There's no original ideas, but there are original stories. Much of the originality in stories depends on how you combine ideas together, and what happens when you do.
As for style, I don't think it matters all that much. It's something you'll end up with eventually, but except for poetry, I've never read anything and thought, That was a great style! What's more important is telling a story everybody can understand.
Robin Hood is good, but the most retold story I'm aware of is Cinderella. Her story goes back four thousand years, originally started in China, and people all over are still retelling it.
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Isn't Zorro a kind of Robin Hood? And all the other "masked avengers" as well? (Or does the larger-than-life alter ego of Zorro, Superman, Batman, Spiderman, etc. qualify them as a separate story type from Robin Hood?)
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Every story in the world, in my opinion, is a retelling of or heavily influenced by other stories.
Sometimes it's conscious, sometimes simple inspiration is consciously taken, sometimes it is an unconscious process by which the author's mind delves into his own memory data banks for fragments of this and fragments of that for inspiration.
A couple years ago we had a Rewrite Challenge going around here. We'd read and rewrite fairy tales, looking for that unique angle that would make a story all our own, or even simply retelling the tale in, as has been mentioned before,a new way. Our first challenge was on the Three Billy Goats Gruff.
The variety of stories inspired by the skeleton (or even the blood and body) of the Gruff story astounded, I think, all those who participated.
My point is that retelling old stories seldom grows tiresome, because those stories have survived for so long for a very good reason. They speak to humankind. And writing any story that speaks to us is never a bad thing.
Wearing a mask doesn't make you Robin Hood. Note that Superman, Batman, Spiderman, etc. don't usually turn to actions that are unambiguously crimes against the established social order. Overthrow of the existing social order is virtually the entire program of Robin Hood and Zorro, it is taken pretty much for granted in both stories that once the corrupt order is destroyed, a "natural" and just order will automatically take its place.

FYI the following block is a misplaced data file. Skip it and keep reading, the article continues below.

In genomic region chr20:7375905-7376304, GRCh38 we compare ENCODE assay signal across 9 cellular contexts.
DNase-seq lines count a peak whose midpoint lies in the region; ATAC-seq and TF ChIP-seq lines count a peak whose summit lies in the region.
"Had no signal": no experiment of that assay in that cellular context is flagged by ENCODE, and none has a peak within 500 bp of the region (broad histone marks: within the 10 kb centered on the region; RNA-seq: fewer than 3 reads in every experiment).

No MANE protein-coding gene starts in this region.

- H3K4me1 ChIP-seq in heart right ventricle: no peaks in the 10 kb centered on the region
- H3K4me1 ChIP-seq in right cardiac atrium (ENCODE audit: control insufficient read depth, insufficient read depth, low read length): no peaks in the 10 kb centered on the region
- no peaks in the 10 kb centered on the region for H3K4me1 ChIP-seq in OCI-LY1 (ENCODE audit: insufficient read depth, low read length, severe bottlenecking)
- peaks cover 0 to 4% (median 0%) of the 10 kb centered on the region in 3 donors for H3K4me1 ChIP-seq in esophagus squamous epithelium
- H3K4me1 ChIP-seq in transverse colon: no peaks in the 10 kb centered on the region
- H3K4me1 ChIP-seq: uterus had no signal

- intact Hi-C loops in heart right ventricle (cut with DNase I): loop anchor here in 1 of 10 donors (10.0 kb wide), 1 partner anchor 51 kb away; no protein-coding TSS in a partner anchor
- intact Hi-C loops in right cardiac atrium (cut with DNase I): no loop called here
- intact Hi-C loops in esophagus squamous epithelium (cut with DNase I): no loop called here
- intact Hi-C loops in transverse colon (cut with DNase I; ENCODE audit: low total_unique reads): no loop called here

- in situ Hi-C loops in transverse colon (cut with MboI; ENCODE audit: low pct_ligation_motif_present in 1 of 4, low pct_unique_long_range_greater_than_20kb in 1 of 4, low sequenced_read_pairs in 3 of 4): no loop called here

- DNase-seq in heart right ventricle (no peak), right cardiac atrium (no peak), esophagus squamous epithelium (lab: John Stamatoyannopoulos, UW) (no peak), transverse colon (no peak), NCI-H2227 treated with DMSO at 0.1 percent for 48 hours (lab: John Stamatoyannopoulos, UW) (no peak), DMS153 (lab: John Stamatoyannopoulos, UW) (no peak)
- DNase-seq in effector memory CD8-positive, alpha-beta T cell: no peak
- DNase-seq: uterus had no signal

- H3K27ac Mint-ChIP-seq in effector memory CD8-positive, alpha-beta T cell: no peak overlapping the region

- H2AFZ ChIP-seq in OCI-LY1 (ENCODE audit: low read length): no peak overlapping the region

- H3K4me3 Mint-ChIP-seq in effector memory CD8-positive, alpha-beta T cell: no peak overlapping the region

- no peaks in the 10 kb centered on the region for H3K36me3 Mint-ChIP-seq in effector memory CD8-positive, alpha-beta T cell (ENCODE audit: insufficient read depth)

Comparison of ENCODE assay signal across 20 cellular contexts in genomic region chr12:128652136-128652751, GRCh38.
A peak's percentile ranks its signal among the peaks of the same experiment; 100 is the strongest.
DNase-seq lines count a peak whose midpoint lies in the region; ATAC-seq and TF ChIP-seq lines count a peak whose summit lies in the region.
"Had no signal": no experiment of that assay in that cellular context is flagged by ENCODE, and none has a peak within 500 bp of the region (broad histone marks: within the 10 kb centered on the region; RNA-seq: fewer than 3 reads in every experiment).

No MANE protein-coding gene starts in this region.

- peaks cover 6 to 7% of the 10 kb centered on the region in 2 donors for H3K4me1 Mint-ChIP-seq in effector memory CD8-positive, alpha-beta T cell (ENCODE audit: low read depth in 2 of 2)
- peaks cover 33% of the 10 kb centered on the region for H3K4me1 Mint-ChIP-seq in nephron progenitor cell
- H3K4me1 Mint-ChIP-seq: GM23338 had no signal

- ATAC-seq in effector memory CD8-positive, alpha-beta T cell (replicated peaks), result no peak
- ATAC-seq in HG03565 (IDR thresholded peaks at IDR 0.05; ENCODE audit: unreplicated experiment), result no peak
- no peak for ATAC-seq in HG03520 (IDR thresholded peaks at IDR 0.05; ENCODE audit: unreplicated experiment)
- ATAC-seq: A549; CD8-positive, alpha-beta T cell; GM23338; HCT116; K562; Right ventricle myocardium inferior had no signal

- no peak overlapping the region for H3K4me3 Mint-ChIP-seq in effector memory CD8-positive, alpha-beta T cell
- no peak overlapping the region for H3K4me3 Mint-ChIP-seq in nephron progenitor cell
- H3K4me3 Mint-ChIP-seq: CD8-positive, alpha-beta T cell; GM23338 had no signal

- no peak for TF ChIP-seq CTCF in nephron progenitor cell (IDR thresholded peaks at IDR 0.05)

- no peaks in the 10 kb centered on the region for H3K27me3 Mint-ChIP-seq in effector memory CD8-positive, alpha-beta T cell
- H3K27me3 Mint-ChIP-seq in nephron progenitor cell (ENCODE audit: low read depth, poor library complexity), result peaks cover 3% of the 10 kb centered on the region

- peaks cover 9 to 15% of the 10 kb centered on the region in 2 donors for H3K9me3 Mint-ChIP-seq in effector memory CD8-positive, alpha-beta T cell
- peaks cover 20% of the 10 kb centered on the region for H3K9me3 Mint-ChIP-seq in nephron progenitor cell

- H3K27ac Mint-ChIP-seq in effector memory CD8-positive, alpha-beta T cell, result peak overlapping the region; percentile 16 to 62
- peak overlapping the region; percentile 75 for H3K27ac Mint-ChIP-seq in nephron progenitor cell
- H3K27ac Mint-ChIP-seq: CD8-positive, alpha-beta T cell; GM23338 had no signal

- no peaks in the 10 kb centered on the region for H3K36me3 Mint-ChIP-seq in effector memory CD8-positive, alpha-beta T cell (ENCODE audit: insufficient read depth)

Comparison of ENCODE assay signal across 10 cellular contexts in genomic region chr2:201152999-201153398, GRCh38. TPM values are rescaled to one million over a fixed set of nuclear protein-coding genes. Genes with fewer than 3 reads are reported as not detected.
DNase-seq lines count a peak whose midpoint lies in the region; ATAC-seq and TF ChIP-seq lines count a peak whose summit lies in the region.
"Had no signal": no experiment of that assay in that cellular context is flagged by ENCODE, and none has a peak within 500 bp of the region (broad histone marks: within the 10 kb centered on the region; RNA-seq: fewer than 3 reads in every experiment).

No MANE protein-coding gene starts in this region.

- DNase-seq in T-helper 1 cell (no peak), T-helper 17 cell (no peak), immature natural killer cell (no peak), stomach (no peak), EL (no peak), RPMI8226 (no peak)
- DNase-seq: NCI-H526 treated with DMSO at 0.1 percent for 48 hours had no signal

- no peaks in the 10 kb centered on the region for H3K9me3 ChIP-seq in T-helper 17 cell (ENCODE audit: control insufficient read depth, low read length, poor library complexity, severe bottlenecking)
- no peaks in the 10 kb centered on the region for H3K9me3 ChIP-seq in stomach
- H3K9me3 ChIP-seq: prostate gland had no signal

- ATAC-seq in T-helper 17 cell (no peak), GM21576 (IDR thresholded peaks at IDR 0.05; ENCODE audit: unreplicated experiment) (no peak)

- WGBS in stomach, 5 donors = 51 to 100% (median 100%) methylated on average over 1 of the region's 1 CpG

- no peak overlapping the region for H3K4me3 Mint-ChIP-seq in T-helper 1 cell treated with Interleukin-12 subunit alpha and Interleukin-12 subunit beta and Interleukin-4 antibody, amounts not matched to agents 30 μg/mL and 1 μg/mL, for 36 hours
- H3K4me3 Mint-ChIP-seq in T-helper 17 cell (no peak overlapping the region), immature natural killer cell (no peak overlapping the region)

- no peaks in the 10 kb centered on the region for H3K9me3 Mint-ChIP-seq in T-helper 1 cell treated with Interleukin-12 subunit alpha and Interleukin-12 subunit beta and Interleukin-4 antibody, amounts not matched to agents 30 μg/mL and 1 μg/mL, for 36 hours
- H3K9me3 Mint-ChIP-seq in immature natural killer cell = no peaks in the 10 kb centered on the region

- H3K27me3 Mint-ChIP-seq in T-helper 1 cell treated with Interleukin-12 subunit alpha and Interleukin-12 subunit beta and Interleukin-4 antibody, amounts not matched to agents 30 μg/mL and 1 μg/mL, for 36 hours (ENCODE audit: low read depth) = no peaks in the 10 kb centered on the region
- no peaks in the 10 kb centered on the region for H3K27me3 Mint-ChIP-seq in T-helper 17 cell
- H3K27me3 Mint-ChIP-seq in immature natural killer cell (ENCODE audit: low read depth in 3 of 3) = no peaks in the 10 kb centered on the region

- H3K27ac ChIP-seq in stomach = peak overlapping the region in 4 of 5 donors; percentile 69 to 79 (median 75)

Superman, Batman, and Spiderman all could be more easily compared to Cinderella than to Robin Hood, once you consider that Cinderella is a transforming magical girl (i.e. a specialized superhero) and Robin Hood is a criminal.
Superman is a good example of "it's not the idea, it's how you tell it." Take the basic back story: a foundling infant is discovered and, when grown, proves to be extraordinary in many ways. One might take the character in question to be Superman...or Moses, or Romulus and Remus, or Cyrus the Great, or others.
Superman's story owes a lot to early science fiction and pulp hero magazines...a destroyed planet and a spaceship journey...powers like great strength and agility and X-ray vision...fighting in a costume...
Even the name "Superman" isn't original. I gather it was coined by Nietzche, in a different context, as Ubermensch in German and translated into English as "Super-Men." ("Over-men" or "Upper-men" might be more accurate, but my German isn't good enough to be sure...besides, I've never read Nietzche, only read accounts of him, and am not even certain I've spelled his name right.)
Yeah, Superman was originally supposed to be the ultimate super-villian, espousing a "might makes right" philosophy and viewing humans as nothing but flies to be crushed for fun. This proved unpopular, so he was reinvented as a hero of justice and all that.
There is a strong "Cinderella" aspect to his story as it eventually evolved, particularly the romatic dicotomy between Clark Kent and Superman's relationship with Louis Lane.
Back to the original question - retelling a Bible story can be good business, I think. I just read a wonderful novel called "Madman: A Novel" by Tracy Groot. It's about the demon-possessed man who Jesus healed (remember the story - the demons said their name was "Legion" and they asked to be sent into a herd of pigs. Jesus complied and the pigs threw themselves into the Sea of Galilee). This novel barely mentions Jesus at all and isn't religious in flavor, not the way you'd think Christian novels would be. It tells the story from the POV of a Greek visitor to the area. I was amazed at how fresh the story felt and how well-told it was. It was truly creepy in the places where it should be, and shows the demoniac from inside his head at times, which was REALLY creepy! So go ahead and rewrite your Bible story. It's been done before and will be done again. Hopefully, each telling will give a different insight into the original tale.